Menschenrechte und Lepra

PRAG – Ende letzten Jahres hat die Generalversammlung der Vereinten Nationen einstimmig eine Resolution angenommen, in der Prinzipien und Richtlinien bestätigt werden, welche die Diskriminierung von Leprakranken und ihren Familienangehörigen beenden sollen.

Diese Resolution kennzeichnete den Höhepunkt der jahrelangen Lobbyarbeit bei den UNO-Institutionen durch Gruppen und Einzelpersonen, die sich dem Ziel verschrieben haben, die Aufmerksamkeit auf ein Menschenrechtsproblem zu lenken, das übersehen wird: die soziale Diskriminierung von Menschen, bei denen Lepra diagnostiziert wurde. Tatsächlich geht die Diskriminierung in der Regel sogar weiter, nachdem die Betroffenen geheilt wurden, was nicht nur ihr Leben, sondern auch das Leben ihrer Angehörigen zunichtemacht.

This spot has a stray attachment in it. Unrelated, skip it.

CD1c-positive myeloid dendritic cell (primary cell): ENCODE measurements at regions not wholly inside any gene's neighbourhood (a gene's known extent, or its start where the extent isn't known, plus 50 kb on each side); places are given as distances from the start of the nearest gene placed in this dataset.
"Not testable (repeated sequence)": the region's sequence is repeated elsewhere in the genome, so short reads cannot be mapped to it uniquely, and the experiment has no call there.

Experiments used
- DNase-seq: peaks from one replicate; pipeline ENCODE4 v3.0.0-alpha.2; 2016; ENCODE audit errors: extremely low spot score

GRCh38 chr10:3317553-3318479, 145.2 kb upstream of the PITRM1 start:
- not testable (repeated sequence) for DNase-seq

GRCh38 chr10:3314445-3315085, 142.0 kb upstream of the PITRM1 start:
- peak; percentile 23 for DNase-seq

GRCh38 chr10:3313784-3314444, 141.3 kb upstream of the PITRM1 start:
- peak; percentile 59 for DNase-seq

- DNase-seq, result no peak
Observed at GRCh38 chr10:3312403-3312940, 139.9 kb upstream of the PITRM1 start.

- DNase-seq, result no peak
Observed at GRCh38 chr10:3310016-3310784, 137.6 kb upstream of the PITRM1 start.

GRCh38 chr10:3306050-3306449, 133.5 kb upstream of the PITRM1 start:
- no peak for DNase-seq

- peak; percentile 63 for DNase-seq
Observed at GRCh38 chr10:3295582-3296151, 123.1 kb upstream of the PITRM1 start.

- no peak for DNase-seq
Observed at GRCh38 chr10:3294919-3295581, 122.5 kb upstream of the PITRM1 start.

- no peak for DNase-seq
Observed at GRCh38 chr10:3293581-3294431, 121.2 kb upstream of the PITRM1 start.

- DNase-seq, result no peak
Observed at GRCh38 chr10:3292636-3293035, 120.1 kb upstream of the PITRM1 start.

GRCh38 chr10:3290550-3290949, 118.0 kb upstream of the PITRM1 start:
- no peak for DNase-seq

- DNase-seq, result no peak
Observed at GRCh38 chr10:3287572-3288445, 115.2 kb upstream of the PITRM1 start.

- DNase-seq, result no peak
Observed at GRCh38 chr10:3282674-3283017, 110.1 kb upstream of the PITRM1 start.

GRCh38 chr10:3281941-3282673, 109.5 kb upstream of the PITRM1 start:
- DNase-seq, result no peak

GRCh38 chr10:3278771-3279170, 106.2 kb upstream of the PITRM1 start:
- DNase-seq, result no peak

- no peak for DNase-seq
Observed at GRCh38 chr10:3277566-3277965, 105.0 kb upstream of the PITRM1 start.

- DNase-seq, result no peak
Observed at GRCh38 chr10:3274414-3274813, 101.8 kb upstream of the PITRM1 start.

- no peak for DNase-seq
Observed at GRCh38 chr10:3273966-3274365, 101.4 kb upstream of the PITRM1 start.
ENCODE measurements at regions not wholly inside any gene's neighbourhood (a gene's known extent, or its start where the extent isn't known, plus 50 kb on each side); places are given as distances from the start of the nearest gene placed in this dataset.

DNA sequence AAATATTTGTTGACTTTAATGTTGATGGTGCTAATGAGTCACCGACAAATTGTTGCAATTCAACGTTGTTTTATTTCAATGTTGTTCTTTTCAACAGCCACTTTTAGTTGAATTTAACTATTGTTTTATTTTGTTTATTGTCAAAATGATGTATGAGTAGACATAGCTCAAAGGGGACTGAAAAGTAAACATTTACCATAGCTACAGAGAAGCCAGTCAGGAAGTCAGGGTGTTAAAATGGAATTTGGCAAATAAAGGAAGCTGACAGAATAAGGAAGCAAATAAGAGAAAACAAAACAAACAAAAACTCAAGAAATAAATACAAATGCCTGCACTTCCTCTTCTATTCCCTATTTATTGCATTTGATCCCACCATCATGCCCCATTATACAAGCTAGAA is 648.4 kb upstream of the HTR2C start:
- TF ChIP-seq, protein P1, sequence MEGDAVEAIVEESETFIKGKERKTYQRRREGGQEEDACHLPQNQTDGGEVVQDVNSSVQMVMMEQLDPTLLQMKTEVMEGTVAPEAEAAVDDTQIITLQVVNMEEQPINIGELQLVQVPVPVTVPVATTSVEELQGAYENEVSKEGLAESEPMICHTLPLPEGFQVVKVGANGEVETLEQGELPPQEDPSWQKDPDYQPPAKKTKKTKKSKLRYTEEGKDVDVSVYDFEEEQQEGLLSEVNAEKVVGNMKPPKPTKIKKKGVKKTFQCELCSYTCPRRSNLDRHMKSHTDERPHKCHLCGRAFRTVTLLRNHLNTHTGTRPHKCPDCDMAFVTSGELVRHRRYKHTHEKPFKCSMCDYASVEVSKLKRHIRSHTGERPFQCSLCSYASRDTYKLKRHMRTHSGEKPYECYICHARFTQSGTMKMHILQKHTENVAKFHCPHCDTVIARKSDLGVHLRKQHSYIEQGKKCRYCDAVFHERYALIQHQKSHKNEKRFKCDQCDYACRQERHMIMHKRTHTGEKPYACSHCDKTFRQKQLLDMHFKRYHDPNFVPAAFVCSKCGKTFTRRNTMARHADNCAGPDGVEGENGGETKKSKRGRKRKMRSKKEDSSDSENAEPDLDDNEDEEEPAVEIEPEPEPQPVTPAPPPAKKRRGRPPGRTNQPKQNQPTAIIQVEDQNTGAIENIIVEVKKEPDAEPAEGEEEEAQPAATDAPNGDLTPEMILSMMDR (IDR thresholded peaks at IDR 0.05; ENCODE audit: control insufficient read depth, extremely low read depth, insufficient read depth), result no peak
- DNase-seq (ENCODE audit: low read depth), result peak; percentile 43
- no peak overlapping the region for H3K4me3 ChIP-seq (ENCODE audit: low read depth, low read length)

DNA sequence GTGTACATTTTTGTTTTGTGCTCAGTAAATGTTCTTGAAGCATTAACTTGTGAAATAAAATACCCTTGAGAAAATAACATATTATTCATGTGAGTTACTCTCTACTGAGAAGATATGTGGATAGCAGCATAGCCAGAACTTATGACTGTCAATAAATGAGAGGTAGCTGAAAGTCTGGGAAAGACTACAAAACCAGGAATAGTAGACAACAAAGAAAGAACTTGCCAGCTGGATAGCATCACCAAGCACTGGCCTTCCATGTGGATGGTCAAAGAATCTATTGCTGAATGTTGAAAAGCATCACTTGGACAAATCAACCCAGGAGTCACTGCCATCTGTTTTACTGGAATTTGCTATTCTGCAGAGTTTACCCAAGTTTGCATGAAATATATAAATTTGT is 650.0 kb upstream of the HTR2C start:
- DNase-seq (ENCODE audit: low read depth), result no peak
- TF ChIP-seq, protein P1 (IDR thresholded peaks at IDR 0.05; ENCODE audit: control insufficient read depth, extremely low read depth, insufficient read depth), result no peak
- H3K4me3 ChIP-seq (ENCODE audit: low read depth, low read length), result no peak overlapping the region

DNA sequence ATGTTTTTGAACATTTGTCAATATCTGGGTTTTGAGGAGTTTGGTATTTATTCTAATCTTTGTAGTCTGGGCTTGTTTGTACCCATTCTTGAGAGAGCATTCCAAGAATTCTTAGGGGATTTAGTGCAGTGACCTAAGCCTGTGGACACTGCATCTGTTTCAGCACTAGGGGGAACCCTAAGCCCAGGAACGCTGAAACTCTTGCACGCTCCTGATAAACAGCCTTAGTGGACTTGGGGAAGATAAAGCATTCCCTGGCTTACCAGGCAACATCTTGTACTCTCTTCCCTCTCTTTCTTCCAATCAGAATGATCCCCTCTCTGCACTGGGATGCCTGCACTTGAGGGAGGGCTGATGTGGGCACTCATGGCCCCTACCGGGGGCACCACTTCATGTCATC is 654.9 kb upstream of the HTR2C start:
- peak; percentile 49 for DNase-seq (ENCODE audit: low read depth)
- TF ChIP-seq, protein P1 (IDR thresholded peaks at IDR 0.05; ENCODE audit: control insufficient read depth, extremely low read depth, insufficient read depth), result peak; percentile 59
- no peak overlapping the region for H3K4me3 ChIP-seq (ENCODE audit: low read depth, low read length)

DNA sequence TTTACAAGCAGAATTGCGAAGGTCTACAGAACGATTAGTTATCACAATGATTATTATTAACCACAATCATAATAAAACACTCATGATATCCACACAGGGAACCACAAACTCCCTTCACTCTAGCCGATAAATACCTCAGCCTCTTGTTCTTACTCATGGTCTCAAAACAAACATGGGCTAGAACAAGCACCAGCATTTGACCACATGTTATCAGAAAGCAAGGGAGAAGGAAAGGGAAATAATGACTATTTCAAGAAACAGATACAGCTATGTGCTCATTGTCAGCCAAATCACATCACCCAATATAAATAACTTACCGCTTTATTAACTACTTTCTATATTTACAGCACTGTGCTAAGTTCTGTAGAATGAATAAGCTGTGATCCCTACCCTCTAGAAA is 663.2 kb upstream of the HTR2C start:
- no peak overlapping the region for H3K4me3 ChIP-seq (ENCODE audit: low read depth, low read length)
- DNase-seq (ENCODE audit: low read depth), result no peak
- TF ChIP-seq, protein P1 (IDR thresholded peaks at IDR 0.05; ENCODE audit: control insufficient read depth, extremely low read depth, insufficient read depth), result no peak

In ihrer langen Geschichte war die Lepra meistens als unheilbare, entstellende Krankheit gefürchtet. Menschen, die daran erkrankten, wurden aus ihrer Gemeinschaft ausgeschlossen. Häufig landeten sie in entlegenen Dörfern oder auf weit entfernten Inseln, von der Gesellschaft dazu verurteilt, den Rest ihrer Tage als Ausgestoßene zu verbringen.

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